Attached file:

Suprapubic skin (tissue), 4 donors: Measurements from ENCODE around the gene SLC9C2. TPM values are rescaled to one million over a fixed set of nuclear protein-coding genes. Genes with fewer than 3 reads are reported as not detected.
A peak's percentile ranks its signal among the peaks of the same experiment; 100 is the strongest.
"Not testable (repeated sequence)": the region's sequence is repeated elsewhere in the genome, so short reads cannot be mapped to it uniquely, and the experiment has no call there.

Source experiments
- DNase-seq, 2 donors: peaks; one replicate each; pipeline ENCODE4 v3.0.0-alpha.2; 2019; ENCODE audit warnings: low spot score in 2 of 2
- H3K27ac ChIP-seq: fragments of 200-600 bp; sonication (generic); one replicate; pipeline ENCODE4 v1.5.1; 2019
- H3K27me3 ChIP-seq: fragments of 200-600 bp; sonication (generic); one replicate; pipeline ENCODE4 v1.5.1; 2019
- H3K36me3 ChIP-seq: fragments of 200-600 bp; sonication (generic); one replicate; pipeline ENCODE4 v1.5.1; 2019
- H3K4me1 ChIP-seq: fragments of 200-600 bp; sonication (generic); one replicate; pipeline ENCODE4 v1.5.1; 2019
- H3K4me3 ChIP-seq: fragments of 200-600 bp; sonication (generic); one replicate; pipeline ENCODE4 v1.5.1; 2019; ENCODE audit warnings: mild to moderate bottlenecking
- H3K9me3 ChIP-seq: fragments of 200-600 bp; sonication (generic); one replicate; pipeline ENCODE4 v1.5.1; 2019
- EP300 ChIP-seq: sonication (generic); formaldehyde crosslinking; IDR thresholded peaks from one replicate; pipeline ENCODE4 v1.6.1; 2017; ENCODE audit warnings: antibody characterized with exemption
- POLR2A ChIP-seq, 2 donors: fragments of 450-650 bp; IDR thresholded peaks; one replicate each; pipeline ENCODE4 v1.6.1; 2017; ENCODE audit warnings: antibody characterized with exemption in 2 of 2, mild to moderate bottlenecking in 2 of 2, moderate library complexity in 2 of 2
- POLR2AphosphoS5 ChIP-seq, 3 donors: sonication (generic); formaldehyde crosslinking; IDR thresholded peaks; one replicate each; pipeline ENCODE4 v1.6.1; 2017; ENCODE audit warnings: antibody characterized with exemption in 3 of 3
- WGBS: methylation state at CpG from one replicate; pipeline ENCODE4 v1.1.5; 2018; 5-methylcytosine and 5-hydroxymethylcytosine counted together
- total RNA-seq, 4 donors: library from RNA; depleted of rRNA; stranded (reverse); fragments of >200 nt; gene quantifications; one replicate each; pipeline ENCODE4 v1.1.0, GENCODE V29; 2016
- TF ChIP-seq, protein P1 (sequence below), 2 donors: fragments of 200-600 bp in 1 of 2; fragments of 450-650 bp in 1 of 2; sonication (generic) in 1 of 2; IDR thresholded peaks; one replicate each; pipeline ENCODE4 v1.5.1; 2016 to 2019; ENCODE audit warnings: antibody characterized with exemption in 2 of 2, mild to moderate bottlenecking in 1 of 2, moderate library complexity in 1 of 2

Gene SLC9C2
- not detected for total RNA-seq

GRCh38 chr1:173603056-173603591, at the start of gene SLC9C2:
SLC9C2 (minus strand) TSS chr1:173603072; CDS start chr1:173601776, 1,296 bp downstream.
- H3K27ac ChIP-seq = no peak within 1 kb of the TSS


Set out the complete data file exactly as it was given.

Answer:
Suprapubic skin (tissue), 4 donors: Measurements from ENCODE around the gene SLC9C2. TPM values are rescaled to one million over a fixed set of nuclear protein-coding genes. Genes with fewer than 3 reads are reported as not detected.
A peak's percentile ranks its signal among the peaks of the same experiment; 100 is the strongest.
"Not testable (repeated sequence)": the region's sequence is repeated elsewhere in the genome, so short reads cannot be mapped to it uniquely, and the experiment has no call there.

Source experiments
- DNase-seq, 2 donors: peaks; one replicate each; pipeline ENCODE4 v3.0.0-alpha.2; 2019; ENCODE audit warnings: low spot score in 2 of 2
- H3K27ac ChIP-seq: fragments of 200-600 bp; sonication (generic); one replicate; pipeline ENCODE4 v1.5.1; 2019
- H3K27me3 ChIP-seq: fragments of 200-600 bp; sonication (generic); one replicate; pipeline ENCODE4 v1.5.1; 2019
- H3K36me3 ChIP-seq: fragments of 200-600 bp; sonication (generic); one replicate; pipeline ENCODE4 v1.5.1; 2019
- H3K4me1 ChIP-seq: fragments of 200-600 bp; sonication (generic); one replicate; pipeline ENCODE4 v1.5.1; 2019
- H3K4me3 ChIP-seq: fragments of 200-600 bp; sonication (generic); one replicate; pipeline ENCODE4 v1.5.1; 2019; ENCODE audit warnings: mild to moderate bottlenecking
- H3K9me3 ChIP-seq: fragments of 200-600 bp; sonication (generic); one replicate; pipeline ENCODE4 v1.5.1; 2019
- EP300 ChIP-seq: sonication (generic); formaldehyde crosslinking; IDR thresholded peaks from one replicate; pipeline ENCODE4 v1.6.1; 2017; ENCODE audit warnings: antibody characterized with exemption
- POLR2A ChIP-seq, 2 donors: fragments of 450-650 bp; IDR thresholded peaks; one replicate each; pipeline ENCODE4 v1.6.1; 2017; ENCODE audit warnings: antibody characterized with exemption in 2 of 2, mild to moderate bottlenecking in 2 of 2, moderate library complexity in 2 of 2
- POLR2AphosphoS5 ChIP-seq, 3 donors: sonication (generic); formaldehyde crosslinking; IDR thresholded peaks; one replicate each; pipeline ENCODE4 v1.6.1; 2017; ENCODE audit warnings: antibody characterized with exemption in 3 of 3
- WGBS: methylation state at CpG from one replicate; pipeline ENCODE4 v1.1.5; 2018; 5-methylcytosine and 5-hydroxymethylcytosine counted together
- total RNA-seq, 4 donors: library from RNA; depleted of rRNA; stranded (reverse); fragments of >200 nt; gene quantifications; one replicate each; pipeline ENCODE4 v1.1.0, GENCODE V29; 2016
- TF ChIP-seq, protein P1 (sequence below), 2 donors: fragments of 200-600 bp in 1 of 2; fragments of 450-650 bp in 1 of 2; sonication (generic) in 1 of 2; IDR thresholded peaks; one replicate each; pipeline ENCODE4 v1.5.1; 2016 to 2019; ENCODE audit warnings: antibody characterized with exemption in 2 of 2, mild to moderate bottlenecking in 1 of 2, moderate library complexity in 1 of 2

Gene SLC9C2
- not detected for total RNA-seq

GRCh38 chr1:173603056-173603591, at the start of gene SLC9C2:
SLC9C2 (minus strand) TSS chr1:173603072; CDS start chr1:173601776, 1,296 bp downstream.
- H3K27ac ChIP-seq = no peak within 1 kb of the TSS